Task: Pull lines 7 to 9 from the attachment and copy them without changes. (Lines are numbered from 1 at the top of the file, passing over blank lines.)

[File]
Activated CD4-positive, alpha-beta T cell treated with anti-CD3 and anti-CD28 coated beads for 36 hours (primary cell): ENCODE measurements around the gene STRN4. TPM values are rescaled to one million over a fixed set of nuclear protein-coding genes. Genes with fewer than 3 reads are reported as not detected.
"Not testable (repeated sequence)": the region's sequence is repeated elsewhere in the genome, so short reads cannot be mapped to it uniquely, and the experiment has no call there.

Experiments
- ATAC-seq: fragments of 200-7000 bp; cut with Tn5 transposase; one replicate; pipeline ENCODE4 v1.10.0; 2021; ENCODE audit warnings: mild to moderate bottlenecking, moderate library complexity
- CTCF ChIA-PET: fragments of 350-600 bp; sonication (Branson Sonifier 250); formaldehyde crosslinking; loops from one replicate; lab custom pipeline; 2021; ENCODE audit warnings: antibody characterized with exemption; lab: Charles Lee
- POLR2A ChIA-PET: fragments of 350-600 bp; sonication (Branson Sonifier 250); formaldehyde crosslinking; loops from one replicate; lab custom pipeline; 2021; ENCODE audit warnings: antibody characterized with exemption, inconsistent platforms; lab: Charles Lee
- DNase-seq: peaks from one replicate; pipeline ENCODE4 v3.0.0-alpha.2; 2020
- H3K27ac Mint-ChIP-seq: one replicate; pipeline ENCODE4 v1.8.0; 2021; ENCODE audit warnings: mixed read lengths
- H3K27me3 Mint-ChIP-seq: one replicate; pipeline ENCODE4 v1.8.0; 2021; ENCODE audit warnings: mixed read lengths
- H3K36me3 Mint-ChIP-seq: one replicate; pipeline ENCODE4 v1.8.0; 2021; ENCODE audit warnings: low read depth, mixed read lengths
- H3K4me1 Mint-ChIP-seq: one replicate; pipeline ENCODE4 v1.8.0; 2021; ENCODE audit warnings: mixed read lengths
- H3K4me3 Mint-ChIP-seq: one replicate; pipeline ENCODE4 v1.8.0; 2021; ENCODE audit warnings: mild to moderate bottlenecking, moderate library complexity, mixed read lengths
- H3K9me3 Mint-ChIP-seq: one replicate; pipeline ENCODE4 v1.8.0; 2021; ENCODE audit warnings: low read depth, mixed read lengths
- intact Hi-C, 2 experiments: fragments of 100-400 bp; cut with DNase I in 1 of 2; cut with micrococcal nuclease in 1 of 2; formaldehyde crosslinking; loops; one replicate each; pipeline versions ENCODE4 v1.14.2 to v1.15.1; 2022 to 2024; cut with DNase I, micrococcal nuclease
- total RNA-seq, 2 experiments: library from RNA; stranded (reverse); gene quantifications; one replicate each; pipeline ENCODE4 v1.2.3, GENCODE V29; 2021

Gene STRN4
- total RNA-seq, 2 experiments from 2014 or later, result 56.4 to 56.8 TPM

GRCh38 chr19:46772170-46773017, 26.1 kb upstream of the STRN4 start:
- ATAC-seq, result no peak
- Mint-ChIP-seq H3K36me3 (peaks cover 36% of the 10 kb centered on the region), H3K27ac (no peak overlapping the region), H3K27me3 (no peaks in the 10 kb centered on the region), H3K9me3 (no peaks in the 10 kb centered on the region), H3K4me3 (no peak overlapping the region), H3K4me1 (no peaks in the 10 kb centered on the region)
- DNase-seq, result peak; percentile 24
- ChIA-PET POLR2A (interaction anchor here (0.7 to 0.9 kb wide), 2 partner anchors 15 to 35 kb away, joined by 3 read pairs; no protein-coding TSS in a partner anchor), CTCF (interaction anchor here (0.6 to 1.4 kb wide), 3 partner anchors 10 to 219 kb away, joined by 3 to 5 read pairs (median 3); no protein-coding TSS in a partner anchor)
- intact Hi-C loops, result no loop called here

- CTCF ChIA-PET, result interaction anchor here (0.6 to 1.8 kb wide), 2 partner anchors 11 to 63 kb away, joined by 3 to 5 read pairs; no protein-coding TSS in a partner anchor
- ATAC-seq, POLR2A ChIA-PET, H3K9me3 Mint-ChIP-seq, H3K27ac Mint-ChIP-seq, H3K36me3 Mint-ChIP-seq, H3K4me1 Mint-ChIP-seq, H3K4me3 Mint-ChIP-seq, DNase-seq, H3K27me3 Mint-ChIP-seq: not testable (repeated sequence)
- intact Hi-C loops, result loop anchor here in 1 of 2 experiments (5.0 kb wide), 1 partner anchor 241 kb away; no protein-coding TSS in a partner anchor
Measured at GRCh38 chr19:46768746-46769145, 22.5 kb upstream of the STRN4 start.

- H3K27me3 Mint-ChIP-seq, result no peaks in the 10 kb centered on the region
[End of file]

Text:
- DNase-seq: peaks from one replicate; pipeline ENCODE4 v3.0.0-alpha.2; 2020
- H3K27ac Mint-ChIP-seq: one replicate; pipeline ENCODE4 v1.8.0; 2021; ENCODE audit warnings: mixed read lengths
- H3K27me3 Mint-ChIP-seq: one replicate; pipeline ENCODE4 v1.8.0; 2021; ENCODE audit warnings: mixed read lengths